How to Leverage Your Returns Process to Reduce Chargebacks
Returns are a headache for many businesses and can result in lost revenues. It might be tempting to skip returns or to make the return process difficult enough that customers will be dissuaded from using it. However, there’s a high risk that customers will simply turn to their bank and request a chargeback. For merchants, chargebacks can result in not only lost revenues, but also lost inventory, chargeback fees, and more wasted labor. If your business is suffering from high chargebacks, your return process may be (at least partially) the cause.
From the customer’s point of view, chargebacks function much like a return. They can contact their bank and essentially ask for a refund. If the bank approves the chargeback, the customer will not only get their money back, but they also might not have to return any products obtained. Obviously, a merchant will want to avoid such a scenario.
Returns are especially common after the winter holidays. January and February are sometimes referred to as “return season.” Still, your business will likely have to deal with returns all year round. Fortunately, the right return process can go a long way, helping you keep customers happy and chargeback rates low.
Make Sure You Offer Returns
If you don’t offer returns at all, customers may still be able to get their money back through a chargeback. Many customers who would have actually used your return process could instead turn to their bank. This is bad news for merchants.
Not only could you lose revenue from the sale, but you will get hit with chargeback fees, which typically range from $20 to $100. Further, if your chargeback ratio gets too high, you may face increased processing fees for every purchase made with a card. This includes purchases that don’t result in chargebacks.
The key takeaway? You’ll almost always want to offer some type of return process. There can be exceptions, but you should closely weigh the potential risks of refusing to accept returns.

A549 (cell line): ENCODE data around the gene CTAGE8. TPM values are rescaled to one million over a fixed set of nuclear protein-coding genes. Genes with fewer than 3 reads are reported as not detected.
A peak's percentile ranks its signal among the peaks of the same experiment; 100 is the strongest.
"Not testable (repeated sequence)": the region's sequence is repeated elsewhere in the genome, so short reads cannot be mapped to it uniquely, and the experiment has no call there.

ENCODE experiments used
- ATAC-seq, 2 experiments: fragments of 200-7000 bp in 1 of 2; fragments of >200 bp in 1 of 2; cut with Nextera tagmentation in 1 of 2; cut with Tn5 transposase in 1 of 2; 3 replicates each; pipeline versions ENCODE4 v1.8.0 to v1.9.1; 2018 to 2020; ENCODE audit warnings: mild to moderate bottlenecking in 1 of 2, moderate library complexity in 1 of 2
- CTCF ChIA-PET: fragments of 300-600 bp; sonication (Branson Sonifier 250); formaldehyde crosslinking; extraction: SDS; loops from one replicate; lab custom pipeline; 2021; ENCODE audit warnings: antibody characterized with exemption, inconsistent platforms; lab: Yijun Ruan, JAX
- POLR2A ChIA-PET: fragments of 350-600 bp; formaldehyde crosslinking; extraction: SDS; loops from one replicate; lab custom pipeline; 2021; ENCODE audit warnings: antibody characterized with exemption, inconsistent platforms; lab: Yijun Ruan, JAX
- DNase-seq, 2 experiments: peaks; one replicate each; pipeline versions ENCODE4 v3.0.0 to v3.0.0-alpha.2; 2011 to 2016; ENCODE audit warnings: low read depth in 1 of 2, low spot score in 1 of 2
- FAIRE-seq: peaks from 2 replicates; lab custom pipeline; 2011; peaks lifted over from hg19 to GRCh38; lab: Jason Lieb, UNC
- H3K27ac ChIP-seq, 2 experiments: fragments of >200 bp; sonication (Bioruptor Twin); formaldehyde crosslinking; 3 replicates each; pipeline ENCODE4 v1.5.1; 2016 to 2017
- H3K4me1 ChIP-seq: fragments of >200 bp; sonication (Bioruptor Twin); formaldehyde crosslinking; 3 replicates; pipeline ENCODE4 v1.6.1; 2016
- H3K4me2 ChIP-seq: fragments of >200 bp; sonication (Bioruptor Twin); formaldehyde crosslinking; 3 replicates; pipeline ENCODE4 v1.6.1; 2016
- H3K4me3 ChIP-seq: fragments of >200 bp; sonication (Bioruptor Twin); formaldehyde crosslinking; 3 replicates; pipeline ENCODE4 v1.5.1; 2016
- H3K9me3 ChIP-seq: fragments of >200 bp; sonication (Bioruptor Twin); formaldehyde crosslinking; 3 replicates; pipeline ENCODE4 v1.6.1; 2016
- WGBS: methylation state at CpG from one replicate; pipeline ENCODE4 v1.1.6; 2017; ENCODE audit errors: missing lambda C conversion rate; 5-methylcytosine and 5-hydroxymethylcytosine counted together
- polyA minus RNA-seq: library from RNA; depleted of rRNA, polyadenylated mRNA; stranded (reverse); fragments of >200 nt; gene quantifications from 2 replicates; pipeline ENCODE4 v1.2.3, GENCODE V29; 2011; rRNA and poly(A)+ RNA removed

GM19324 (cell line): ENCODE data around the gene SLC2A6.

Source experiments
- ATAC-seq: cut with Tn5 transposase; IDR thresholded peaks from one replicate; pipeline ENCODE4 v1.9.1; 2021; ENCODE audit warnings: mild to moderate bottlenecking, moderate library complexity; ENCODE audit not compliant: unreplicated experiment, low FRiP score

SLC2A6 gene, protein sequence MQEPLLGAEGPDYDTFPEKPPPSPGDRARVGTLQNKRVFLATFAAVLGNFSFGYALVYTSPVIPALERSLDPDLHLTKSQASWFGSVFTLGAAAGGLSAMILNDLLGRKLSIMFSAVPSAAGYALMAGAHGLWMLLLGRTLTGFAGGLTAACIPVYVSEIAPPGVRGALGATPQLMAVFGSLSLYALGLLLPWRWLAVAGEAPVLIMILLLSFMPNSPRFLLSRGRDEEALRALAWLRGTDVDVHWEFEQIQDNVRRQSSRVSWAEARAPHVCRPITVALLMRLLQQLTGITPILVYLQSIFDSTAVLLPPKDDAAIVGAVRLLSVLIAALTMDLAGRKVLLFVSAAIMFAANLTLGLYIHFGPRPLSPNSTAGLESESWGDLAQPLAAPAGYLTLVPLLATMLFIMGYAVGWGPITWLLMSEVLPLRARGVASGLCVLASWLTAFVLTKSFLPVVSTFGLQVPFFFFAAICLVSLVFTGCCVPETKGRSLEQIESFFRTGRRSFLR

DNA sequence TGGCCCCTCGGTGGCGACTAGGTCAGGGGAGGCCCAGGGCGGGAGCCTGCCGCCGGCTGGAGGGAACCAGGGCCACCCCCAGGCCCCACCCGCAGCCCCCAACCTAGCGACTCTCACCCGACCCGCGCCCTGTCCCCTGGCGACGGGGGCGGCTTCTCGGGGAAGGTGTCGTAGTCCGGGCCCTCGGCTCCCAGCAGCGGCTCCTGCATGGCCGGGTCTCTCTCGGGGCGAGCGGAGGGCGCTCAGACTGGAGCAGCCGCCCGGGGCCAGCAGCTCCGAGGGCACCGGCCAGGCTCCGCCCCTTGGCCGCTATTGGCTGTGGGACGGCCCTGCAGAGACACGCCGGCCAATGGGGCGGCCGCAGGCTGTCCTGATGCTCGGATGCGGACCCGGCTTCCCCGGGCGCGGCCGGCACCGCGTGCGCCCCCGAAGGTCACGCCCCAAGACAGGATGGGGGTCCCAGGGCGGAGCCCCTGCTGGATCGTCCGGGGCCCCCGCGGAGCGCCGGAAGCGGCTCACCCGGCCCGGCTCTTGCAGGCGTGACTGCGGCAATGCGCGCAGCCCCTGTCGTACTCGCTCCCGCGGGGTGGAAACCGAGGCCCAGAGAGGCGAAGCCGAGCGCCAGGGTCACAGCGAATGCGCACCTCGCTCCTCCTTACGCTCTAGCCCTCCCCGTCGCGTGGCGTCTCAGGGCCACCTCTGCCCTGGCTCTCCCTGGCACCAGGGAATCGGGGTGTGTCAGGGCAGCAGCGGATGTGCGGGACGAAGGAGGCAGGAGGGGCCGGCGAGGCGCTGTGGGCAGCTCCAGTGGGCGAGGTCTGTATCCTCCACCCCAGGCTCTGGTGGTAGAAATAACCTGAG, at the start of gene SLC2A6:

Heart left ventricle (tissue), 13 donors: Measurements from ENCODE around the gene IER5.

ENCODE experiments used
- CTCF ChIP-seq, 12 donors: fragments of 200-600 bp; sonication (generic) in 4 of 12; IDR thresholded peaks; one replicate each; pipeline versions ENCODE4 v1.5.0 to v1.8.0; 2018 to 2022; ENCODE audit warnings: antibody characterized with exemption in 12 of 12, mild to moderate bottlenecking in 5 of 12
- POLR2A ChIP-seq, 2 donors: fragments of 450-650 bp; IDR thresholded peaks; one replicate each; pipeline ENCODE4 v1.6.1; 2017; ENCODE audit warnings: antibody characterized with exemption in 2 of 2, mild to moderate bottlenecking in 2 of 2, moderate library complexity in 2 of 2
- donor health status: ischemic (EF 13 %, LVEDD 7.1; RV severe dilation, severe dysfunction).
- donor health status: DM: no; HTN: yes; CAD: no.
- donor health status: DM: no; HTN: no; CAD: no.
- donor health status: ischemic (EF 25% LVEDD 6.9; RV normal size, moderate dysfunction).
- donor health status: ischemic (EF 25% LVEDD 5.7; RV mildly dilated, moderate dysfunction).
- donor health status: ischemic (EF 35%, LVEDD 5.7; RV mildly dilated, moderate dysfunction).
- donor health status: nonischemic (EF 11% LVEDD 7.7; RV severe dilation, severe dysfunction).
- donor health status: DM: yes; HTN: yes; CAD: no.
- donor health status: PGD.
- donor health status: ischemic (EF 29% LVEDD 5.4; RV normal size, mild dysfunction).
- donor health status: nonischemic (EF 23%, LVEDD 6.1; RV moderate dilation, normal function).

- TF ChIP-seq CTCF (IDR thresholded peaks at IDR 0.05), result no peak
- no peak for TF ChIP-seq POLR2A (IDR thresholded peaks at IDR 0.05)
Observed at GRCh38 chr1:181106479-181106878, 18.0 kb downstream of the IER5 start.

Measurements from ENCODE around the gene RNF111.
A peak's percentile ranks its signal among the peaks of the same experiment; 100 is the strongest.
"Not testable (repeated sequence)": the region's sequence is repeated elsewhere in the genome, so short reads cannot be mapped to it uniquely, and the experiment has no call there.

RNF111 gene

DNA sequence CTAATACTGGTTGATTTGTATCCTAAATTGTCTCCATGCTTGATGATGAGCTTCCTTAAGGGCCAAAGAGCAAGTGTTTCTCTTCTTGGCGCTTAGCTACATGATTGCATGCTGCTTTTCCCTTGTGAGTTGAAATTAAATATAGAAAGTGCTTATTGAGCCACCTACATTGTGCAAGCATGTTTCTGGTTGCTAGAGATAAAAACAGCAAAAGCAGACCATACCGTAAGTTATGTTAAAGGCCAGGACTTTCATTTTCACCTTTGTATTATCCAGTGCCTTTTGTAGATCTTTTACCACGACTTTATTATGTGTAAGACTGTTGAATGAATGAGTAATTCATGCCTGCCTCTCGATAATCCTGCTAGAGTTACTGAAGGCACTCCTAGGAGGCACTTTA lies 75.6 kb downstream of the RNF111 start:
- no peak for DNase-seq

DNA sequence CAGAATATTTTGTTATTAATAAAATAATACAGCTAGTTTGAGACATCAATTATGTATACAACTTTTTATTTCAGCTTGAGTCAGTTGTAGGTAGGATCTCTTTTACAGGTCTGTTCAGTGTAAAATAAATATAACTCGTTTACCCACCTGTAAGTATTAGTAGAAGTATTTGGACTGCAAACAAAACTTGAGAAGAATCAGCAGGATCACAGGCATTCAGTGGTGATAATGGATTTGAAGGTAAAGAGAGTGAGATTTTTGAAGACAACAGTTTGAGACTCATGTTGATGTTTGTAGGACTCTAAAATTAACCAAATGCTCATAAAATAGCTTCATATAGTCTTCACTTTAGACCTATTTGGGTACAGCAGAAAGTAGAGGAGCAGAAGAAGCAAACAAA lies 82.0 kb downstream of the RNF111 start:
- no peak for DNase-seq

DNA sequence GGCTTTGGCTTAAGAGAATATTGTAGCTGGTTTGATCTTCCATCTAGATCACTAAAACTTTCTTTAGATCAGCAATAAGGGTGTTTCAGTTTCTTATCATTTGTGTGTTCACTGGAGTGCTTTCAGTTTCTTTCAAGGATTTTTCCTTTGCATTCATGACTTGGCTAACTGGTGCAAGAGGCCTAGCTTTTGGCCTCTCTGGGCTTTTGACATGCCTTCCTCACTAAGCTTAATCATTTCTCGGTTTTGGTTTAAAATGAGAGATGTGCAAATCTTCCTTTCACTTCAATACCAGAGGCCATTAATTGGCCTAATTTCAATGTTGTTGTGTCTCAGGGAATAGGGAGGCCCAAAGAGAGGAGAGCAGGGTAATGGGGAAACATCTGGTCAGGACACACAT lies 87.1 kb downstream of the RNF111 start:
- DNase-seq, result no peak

Make the Return Process Easy to Understand and Use
Customers should be able to quickly find your return policy and the steps to initiate it should be easy to understand. Further, your customer service department should respond to inquiries and return attempts quickly. If your customer service department takes a few days to respond, the customer could turn to their bank for a chargeback in the meantime.
A responsive customer service department can help reduce chargebacks in other ways as well. For example, if a customer hasn’t received a product they ordered online, they may think that their order was never fulfilled or that it got lost in transit. They may contact your customer service department before their bank. If you can provide them with tracking information or otherwise reassure them that the order is being fulfilled, it could prevent them from seeking a chargeback.
Consider Offering Free Returns
For a long time, the biggest merchants have offered free returns, including online retailers. Especially for Internet shoppers, this is a big reassurance for customers who are ultimately buying a product without seeing it. Even if a customer finds the same or a similar product for less on a smaller merchant’s website, they might turn to the biggest sites because they offer free returns.
That said, some of the biggest online retailers are starting to charge return fees at least for some purchases. Some brick-and-mortar companies are likewise charging fees. This may make it easier for smaller companies to charge return fees themselves. However, offering free returns, or at the very least cheaper returns, could give you a competitive advantage. For now, it’s wise to consider offering free returns. Of course, free return policies must still be easy to understand and use.
Ultimately, the right return process and a responsive customer service department can ward off chargebacks, in addition to robust chargeback management platforms such as ChargebackHelp. Given how costly chargebacks are for companies, it’s crucial to be proactive.
This article has been published in accordance with Socialnomics’ disclosure policy.